Please find below a curated list of 264 of The Best Monopoly Quotes by notable women and men. Please consider sharing with others any of the Monopoly Quotes that resonate.
We went to a church that had missionaries who’d come back once a year from Fiji & give talks. I remember one of them saying it was very hard work telling people they were going to lose their everlasting souls if they didn’t shape up. I pictured people sitting on the beach listening to this sweaty man all dressed in black telling them they were going to burn in hell & them thinking this was good fun, these scary stories this guy was telling them & afterwards, they’d all go home & eat mango & fish & they’d play Monopoly & laugh & laugh & they’d go to bed & wake up the next day & do it all again.
The United States does not have a monopoly on crazy people. It’s not the only country that has psychosis. And yet we kill each other in these mass shootings at rates that are exponentially higher than anyone else. Well, what’s the difference? The difference is that these guys can stack up a bunch of ammunition in their houses, and that’s sort of par for the course.
Corporations that are turning over these huge profits can own everything: the media, the universities, the mines, the weapons industry, insurance hospitals, drug companies, non-governmental organisations. They can buy judges, journalists, politicians, publishing houses, television stations, bookshops and even activists. This kind of monopoly, this cross-ownership of businesses, has to stop.
the patriarchal family, with its division of functions between a providing and protective father and a home-making, submissive mother, however satisfactory it may have been in its time, has outlived its day. Bread-winning is no longer a monopoly of men, and home-making should no longer be the monopoly of women.
When we use the term pig, for example, we are referring to the people who systematically violate the peoples’ constitutional rights – whether they be monopoly capitalists or police. The term is now being adopted by radicals, hippies, and minority peoples. Even the workers, when the pigs supported strike-breakers like they did as Union Oil where 100 local police came in a cracked strikers’ heads, began to call them by their true name.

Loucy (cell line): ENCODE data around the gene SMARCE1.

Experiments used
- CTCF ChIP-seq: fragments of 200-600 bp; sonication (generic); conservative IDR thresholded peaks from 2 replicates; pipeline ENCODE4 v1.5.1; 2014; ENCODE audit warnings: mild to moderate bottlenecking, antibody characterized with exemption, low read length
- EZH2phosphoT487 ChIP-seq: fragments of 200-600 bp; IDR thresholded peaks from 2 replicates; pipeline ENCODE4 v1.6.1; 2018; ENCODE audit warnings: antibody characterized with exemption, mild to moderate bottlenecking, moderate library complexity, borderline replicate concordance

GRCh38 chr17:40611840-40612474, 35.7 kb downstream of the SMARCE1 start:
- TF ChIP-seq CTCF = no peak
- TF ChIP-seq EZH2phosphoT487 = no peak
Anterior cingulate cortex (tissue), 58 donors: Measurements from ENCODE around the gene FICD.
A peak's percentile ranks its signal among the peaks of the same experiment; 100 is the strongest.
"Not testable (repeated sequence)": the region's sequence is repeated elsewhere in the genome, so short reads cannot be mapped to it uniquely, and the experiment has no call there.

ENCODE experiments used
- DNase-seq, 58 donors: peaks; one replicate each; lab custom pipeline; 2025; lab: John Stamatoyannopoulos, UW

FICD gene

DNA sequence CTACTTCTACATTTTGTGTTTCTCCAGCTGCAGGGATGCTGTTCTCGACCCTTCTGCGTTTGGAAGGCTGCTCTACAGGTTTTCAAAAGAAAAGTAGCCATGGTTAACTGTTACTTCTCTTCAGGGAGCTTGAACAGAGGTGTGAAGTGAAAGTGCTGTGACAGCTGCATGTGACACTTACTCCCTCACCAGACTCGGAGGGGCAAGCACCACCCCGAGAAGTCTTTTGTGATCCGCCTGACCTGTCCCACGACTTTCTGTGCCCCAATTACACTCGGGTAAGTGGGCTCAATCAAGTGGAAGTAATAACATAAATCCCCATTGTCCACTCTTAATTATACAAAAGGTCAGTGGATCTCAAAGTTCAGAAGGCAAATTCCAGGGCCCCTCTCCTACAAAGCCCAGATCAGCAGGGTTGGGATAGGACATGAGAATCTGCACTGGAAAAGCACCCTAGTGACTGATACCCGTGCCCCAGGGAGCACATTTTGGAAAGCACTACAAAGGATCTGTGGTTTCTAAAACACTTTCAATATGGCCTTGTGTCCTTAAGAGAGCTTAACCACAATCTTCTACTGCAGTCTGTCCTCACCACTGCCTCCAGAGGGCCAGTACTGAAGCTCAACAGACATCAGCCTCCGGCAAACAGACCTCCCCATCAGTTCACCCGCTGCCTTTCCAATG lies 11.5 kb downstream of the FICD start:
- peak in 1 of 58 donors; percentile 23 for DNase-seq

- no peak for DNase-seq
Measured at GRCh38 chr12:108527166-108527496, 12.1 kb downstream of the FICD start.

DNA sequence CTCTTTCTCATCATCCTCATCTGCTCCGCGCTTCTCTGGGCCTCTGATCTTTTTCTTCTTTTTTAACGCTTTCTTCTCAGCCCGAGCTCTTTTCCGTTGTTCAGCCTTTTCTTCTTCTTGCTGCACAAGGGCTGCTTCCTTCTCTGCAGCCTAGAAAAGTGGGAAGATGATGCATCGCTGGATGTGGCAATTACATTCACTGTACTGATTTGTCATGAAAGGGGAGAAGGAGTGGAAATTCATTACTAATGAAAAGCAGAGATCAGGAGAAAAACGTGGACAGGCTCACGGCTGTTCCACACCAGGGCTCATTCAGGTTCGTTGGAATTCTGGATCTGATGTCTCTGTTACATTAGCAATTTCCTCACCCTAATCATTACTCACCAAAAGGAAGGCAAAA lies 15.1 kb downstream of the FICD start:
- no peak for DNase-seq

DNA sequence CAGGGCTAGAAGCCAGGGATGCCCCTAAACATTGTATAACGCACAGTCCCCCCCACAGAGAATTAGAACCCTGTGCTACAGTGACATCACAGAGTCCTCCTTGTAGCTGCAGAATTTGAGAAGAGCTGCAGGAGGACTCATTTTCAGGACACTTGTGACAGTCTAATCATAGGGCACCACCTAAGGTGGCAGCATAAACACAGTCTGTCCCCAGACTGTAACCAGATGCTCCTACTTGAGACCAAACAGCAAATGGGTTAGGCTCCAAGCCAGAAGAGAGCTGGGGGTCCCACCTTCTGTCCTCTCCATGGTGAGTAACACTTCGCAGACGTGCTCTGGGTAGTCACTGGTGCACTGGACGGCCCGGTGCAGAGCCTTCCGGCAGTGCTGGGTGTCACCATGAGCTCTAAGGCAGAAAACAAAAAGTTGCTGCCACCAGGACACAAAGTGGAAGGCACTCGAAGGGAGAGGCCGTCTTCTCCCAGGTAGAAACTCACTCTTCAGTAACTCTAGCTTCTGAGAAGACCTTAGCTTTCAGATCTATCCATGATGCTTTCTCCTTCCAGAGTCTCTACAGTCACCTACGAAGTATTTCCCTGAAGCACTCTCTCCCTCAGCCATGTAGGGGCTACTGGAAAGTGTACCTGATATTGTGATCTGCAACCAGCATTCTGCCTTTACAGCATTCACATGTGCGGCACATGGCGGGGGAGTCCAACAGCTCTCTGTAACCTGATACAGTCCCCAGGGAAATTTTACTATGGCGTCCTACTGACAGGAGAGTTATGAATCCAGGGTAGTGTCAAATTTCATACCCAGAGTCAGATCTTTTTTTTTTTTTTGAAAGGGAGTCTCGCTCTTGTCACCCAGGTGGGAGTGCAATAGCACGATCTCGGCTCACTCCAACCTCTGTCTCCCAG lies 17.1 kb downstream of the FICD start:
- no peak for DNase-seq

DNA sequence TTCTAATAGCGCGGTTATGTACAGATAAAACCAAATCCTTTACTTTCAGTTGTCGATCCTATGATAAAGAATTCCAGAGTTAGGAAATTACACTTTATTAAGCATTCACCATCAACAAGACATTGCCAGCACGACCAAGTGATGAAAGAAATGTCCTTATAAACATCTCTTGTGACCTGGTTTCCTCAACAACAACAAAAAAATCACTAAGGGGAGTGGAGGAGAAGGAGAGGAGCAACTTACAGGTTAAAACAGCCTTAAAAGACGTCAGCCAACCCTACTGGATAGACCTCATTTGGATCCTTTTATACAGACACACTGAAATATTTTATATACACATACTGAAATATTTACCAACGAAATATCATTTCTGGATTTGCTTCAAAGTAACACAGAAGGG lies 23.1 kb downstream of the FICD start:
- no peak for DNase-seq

Under the antitrust laws, a man becomes a criminal from the moment he goes into business, no matter what he does. If he complies with one of these laws, he faces criminal prosecution under several others. For instance, if he charges prices which some bureaucrats judge as too high, he can be prosecuted for monopoly or for a successful ‘intent to monopolize’; if he charges prices lower than those of his competitors, he can be prosecuted for ‘unfair competition’ or ‘restraint of trade’; and if he charges the same prices as his competitors, he can be prosecuted for ‘collusion’ or ‘conspiracy.’
No party has a monopoly on wisdom. No democracy works without compromise. But when Governor Romney and his allies in Congress tell us we can somehow lower our deficit by spending trillions more on new tax breaks for the wealthy – well, you do the math. I refuse to go along with that. And as long as I’m President, I never will.
The irony is that one of the things people want to solve climate change is more market – more price on carbon so that markets have something to chew on when they think about climate change instead of the complete monopoly, the absurdity of allowing these guys to own the sky for free – socialise all of the costs and privatise all of the profits.
We know that the only alternative to private competition is government monopoly of enterprise. We know that when government monopolizes production, distribution, and employment, it is no longer the servant of men – it is their master. And, therefore, we know that economic liberty and political liberty are inseparable parts of the same ball of wax – that we must keep them both, or we shall lose them both.
I honestly believe that sound commercialism is the best test of true value in art. People work hard for their money and if they won’t part with it for your product the chances are that your product hasn’t sufficient value. An artist or writer hasn’t any monopoly …. If the public response to his artistry is lacking, he’d do well to spend more time analyzing what’s the matter with his work, and less time figuring what’s the matter with the public.
Look at Ayatollah Khomeini’s revolution and the slogans that they used: anti-imperialism; anti-colonialism; the struggle of the have-nots against the haves; the state monopoly over economy, which was very much patterned after the Soviet Union. All of these things did not come out of Islam. Islam is not that developed.
It is not competition, but monopoly, that deprives labor of its product. Destroy the banking monopoly, establish freedom in finance, and down will go interest on money through the beneficent influence of competition. Capital will be set free, business will flourish, new enterprises will start, labor will be in demand, and gradually the wages of labor will rise to a level with its product.
Those in the west who dismiss the repressiveness of laws against women in countries like Iran, no matter how benign their intentions, present a condescending view not just of the religion but also of women living in Muslim majority countries, as if the desire for choice and happiness is the monopoly of women in the west.